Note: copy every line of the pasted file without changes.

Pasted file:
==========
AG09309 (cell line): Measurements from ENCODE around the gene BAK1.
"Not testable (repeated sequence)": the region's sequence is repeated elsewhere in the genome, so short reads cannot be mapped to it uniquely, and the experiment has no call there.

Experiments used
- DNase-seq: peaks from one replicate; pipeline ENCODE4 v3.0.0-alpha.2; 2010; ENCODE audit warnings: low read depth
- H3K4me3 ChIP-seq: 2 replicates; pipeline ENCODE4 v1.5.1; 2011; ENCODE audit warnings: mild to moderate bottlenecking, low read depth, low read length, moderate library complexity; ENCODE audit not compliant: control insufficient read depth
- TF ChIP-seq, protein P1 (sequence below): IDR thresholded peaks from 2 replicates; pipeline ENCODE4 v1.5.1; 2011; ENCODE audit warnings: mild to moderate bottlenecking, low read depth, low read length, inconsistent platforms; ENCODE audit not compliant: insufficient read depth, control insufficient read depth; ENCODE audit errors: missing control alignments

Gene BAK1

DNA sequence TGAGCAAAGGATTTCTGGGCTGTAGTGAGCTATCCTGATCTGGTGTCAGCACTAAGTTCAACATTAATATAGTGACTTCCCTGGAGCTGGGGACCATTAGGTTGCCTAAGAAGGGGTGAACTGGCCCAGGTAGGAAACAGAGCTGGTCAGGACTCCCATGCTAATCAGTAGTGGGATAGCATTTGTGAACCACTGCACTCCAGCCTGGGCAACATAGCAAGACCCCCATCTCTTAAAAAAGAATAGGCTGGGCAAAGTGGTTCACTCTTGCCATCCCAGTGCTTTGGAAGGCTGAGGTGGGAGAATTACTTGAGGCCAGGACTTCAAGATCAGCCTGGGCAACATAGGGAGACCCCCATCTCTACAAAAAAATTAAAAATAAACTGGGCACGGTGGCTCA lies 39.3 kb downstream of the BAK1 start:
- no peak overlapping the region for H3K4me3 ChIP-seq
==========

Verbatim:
AG09309 (cell line): Measurements from ENCODE around the gene BAK1.
"Not testable (repeated sequence)": the region's sequence is repeated elsewhere in the genome, so short reads cannot be mapped to it uniquely, and the experiment has no call there.

Experiments used
- DNase-seq: peaks from one replicate; pipeline ENCODE4 v3.0.0-alpha.2; 2010; ENCODE audit warnings: low read depth
- H3K4me3 ChIP-seq: 2 replicates; pipeline ENCODE4 v1.5.1; 2011; ENCODE audit warnings: mild to moderate bottlenecking, low read depth, low read length, moderate library complexity; ENCODE audit not compliant: control insufficient read depth
- TF ChIP-seq, protein P1 (sequence below): IDR thresholded peaks from 2 replicates; pipeline ENCODE4 v1.5.1; 2011; ENCODE audit warnings: mild to moderate bottlenecking, low read depth, low read length, inconsistent platforms; ENCODE audit not compliant: insufficient read depth, control insufficient read depth; ENCODE audit errors: missing control alignments

Gene BAK1

DNA sequence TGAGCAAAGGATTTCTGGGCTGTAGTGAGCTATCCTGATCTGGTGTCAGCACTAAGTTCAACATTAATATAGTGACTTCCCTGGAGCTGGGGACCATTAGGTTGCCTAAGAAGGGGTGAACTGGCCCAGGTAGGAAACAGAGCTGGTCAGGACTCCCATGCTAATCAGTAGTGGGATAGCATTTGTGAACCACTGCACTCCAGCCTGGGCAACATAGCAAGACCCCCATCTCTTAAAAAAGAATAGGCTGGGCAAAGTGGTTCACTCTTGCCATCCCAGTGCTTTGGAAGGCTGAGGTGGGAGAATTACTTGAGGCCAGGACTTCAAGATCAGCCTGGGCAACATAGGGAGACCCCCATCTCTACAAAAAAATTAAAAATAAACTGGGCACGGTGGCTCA lies 39.3 kb downstream of the BAK1 start:
- no peak overlapping the region for H3K4me3 ChIP-seq